Randall Garrison is prone to making false claims about species, as are those who worship the very common Garry oak tree (which grows south into northern California, according to Canada’s COSEWIC list and SARA database). Garry oaks here are at the northern limit of viability. They are rare on the lower mainland, which is further north with some difference in climate from here. 

I’d like Maleea Acker to comment on the effect of blocking passage of salmon up the Colquitz during the night for the convenience of counters who want short hours. Do fish travel at night? Are they stressed by a solid barrier instead of being able to duck into a bay or slow spot and rest?

Keith Sketchley

 

Maleea Acker comments:

The Navigable Waters Protection Act (NWPA) provided federal oversight for any water body capable of carrying a water-borne vessel. The new Navigable Protection Act provides federal oversight to only 163 lakes, oceans and (portions of) rivers. It is true, though, that the NWPA changes were not the sole basis for the loss of environmental protection for our waters; that happened when the Conservative government weakened the Canadian Environmental Assessment Act during bill C-38. According to Canadian Science Publishing, before this bill any proposed development on a water body covered by the NWPA triggered an environmental assessment. Under the new legislation, assessment occurs only if the type of construction is listed on the “designated projects list.” The new navigation act allows for construction of pipelines, dams, bridges and other industrial development on many waterways without having to notify the government. Waterways that were previously protected are now vulnerable, including many on the Northern Gateway pipeline route.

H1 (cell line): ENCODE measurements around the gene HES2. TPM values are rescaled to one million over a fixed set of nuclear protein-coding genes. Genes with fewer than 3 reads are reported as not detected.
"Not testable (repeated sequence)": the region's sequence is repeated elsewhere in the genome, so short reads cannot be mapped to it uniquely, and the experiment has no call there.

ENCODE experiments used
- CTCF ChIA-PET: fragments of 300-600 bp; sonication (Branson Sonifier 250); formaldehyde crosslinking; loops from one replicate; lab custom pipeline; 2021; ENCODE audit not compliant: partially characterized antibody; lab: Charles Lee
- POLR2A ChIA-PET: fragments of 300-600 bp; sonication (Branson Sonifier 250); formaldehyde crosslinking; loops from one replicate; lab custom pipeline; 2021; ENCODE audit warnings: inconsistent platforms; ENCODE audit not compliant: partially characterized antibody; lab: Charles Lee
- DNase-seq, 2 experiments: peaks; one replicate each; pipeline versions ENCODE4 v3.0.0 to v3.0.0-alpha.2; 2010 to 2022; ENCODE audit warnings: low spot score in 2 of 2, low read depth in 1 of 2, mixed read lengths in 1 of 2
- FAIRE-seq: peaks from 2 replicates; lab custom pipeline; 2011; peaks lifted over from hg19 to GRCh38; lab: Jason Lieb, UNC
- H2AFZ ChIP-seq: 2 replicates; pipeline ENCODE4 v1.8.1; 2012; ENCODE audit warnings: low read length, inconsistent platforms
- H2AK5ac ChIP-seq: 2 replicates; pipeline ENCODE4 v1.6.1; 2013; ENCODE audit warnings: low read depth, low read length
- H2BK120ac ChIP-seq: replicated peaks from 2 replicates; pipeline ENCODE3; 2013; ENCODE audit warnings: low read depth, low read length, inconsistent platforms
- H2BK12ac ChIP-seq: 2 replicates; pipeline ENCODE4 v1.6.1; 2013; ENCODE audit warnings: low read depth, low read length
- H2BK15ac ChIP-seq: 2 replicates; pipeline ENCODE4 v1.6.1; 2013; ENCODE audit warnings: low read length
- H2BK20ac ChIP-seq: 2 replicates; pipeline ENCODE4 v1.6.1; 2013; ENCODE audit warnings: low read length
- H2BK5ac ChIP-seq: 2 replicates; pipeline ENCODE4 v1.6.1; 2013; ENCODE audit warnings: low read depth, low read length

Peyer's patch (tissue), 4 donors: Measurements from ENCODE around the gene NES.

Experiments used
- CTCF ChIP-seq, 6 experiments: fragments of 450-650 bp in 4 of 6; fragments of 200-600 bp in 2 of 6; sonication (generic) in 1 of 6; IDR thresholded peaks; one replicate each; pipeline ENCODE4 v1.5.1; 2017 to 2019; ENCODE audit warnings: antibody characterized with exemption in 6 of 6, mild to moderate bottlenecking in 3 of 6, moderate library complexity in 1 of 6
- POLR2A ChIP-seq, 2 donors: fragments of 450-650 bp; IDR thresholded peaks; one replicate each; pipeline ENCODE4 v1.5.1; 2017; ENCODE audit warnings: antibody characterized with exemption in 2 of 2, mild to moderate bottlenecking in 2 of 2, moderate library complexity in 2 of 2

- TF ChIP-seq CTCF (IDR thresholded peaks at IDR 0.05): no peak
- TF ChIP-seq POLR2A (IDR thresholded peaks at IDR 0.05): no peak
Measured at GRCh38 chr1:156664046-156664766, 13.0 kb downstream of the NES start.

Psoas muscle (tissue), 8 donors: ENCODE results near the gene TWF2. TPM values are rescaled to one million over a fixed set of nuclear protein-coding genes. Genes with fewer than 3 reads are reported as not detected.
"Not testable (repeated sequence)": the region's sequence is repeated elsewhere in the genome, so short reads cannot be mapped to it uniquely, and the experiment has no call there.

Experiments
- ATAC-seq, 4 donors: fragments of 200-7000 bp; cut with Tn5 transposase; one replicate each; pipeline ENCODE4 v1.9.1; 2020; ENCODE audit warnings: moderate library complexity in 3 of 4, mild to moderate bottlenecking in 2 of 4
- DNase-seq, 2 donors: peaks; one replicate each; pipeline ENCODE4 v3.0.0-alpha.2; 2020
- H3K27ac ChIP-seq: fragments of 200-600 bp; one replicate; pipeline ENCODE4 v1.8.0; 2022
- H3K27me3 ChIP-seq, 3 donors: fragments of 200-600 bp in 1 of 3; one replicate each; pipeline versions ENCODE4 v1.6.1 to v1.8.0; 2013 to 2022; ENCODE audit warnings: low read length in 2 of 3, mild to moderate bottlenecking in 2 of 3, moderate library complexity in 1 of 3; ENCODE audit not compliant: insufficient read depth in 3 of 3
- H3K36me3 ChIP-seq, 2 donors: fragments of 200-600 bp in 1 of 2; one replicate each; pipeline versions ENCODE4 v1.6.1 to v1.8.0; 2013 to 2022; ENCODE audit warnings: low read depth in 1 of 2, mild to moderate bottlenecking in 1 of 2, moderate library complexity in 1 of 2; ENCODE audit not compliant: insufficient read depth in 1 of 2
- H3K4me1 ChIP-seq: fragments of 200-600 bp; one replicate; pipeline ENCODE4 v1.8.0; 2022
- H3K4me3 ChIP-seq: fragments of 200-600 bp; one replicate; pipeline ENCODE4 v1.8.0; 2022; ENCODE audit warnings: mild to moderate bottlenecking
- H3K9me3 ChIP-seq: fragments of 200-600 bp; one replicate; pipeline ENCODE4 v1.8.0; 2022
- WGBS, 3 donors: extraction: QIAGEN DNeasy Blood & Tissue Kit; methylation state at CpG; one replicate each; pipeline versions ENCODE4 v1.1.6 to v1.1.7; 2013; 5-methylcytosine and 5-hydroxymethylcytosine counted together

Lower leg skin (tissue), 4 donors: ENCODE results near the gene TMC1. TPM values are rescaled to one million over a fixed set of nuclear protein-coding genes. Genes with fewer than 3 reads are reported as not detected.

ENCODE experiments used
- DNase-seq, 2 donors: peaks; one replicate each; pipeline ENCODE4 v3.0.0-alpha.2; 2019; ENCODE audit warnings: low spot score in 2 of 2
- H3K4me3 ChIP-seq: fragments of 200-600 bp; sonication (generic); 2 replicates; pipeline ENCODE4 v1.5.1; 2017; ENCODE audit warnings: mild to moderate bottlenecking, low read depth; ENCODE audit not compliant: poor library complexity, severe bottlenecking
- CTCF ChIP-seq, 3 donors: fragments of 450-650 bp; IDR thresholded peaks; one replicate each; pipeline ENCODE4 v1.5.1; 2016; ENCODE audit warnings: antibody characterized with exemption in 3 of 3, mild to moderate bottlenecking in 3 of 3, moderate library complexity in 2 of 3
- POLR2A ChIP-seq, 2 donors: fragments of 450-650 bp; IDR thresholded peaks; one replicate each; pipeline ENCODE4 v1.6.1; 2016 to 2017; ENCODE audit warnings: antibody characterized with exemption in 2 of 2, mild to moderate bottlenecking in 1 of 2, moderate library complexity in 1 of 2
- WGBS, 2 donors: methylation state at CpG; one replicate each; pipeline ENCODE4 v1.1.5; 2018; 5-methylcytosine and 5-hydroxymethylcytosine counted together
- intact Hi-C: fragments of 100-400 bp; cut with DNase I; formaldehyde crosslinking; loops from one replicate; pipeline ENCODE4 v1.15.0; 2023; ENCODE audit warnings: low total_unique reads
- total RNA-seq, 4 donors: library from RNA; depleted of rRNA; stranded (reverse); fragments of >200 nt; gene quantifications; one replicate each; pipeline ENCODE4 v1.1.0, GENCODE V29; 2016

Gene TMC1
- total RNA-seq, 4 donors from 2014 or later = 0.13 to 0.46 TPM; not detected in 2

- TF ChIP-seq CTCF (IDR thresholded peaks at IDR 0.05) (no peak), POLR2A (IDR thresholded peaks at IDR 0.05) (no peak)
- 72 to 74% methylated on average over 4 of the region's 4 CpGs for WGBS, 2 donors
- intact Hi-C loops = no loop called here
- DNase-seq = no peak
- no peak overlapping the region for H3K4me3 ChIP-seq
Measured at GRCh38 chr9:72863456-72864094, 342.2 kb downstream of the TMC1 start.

Those who “worship” Garry oak trees would better be labelled as those who care for a complex ecosystem that includes those oak trees, which are but one species in a severely endangered ecosystem on the south island. If the Royal BC Museum’s climate change predictions are correct, in a few short decades the Garry oak could be one of the only trees left standing in this area as summer droughts become more prolonged and savannah ecosystems begin to replace our current coniferous forests.

As for the reader’s question, most Coho migrate upstream during daylight hours. Volunteer fish counters keep long hours during the counting season; gates are closed at night but any trapped salmon are protected from predators. Counting enables invaluable scientific data to be gathered on health, size and numbers, which in turn provides a fuller picture of a waterway’s health. 

 

The view from Here

Regarding John Threfall’s article on the new play Here: A Captive Odyssey, staged at the William Head Penitentiary, let’s be cautious that song, dance and theatrics from people in cages doesn’t become spectacle. Plantation Blacks were permitted these (and sports)—but not demands for freedom.